Nearly Midnight, St. Stephens Church
Sara looked down past the gold plated Bible and jeweled candlesticks on the table inside the door. Her attention was on the brocade and bead cord and she noted the intricate pattern formed along it, and silken tassels dangling at either end. She picked it up, surprised at the heaviness. “It’s beautiful,” she offered quietly to the man standing next to her in the narthex.
“Very much so,” he agreed in a soft voice, his gaze moving from the mosaics along the walls of the church to her hands, and the ribbon in it. “Whatever else they were, are and can be, churches do hold much worth admiring.”
She made a soft sound of agreement, and sighed; the robbery had taken place in the adjoining offices, and the perpetrators hadn’t touched any of the valuables here in the main structure of St. Stephen. Sara held up the cord and a memory came back from years earlier; vestiges of her cousin Michael’s formal Greek Orthodox wedding during her last year at Berkeley . . . something about the cord . . .
A figure in dark robes slowly approached them; an old priest, solemn and earnest. He looked at Sara, then at Grissom, waiting for a moment.
Sara’s grip on the cord tightened for just a second, a clutch as recognition and realization flashed through her and she looked at Grissom, meeting his eyes in a meaningful stare.
“Yes, may I help you?” the while-bearded priest asked courteously; clearly he hadn’t seen them working the scene in the offices. Torn, Grissom wanted to acknowledge the man, but Sara’s gaze held his.
Then, with delicate boldness, she took his hand, her fingers interlacing with his.
“Yes, Father,” she murmured, and held out the cord.
Grissom glanced down at their hands, then at the cord, and he blinked, caught by surprise for a second.
A long, dizzy second.
Then, firmly and strongly he echoed Sara’s word. “Yes.”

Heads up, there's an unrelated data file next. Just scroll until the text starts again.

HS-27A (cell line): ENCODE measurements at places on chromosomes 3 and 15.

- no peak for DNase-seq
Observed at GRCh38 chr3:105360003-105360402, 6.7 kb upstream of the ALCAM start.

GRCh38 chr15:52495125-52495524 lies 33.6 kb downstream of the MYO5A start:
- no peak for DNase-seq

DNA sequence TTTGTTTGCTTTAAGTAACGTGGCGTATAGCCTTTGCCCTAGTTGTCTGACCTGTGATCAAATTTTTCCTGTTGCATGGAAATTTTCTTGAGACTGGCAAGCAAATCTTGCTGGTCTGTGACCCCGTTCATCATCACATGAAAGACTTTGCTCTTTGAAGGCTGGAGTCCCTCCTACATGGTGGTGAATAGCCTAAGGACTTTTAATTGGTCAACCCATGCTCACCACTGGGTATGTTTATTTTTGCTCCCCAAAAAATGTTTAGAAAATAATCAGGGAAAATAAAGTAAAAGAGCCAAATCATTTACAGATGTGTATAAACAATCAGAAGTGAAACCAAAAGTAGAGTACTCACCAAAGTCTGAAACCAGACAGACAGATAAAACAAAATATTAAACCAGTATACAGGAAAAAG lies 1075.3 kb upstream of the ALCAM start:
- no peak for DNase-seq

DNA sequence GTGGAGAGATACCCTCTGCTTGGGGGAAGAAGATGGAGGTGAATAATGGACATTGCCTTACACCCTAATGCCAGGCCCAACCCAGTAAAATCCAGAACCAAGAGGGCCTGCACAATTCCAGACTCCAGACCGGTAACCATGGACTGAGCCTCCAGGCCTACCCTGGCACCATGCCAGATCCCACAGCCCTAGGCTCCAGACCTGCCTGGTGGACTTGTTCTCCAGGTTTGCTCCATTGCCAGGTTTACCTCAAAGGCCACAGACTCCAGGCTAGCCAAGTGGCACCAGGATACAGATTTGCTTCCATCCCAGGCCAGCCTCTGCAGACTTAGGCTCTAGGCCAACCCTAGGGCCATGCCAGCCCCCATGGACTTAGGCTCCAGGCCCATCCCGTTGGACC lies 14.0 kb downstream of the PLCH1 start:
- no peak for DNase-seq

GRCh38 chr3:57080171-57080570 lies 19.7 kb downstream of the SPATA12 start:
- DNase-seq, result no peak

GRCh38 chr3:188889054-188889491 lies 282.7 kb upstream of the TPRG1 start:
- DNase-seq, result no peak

The priest smiled, his dark eyes bright as he studied them both. “I can see by your clear and mutual devotion that you both are united in this decision. By the Grace of God . . . “
Moving gently, he took the jeweled cord and reverently wrapped it around their intertwined palms, murmuring his prayers softly as he did so. The cord twinkled in the light of the candles, and when he was done, he made the sign of the Cross over it.
Sara felt light-headed and giggly; astounded at how easy it had been; the wordless way Grissom had understood precisely what she was asking him.
The priest smiled at them both, and cupped their entwined hands in his. “Betrothed you are in the eyes of God and each other, my children. And thank you for allowing me to perform this Rite . . . it’s been a long time since I had the honor and pleasure.”
“Both are ours, along with great joy,” Grissom responded respectfully. The priest nodded, pleased with the reply.
Carefully he began to unwind the cord, speaking softly. “Betrothal is a great and glad responsibility my children; a time of coming together and learning, of sharing and growing in love. Not enough couples take it seriously these days, but I sense that the two of you are more than prepared for your futures.”
Lightly he draped the cord over his shoulder and stretched out his hands, placing one on Grissom’s forehead and the other on Sara’s. Murmuring a blessing, he bowed once to them and turned, moving to the bank of votives along the far side of the church.
Sara took a deep breath and turned to look at Grissom, feeling tender and a tiny bit afraid. She held up her hand. “Feels sort of tingly.”
“It’s bare—come on, let’s go home and I can put something very special on that third finger,” Grissom told her huskily.
Sara blinked, the quick tears darkening her lashes. “Traditionalist—“ she accused.
Grissom smiled. “Yes.”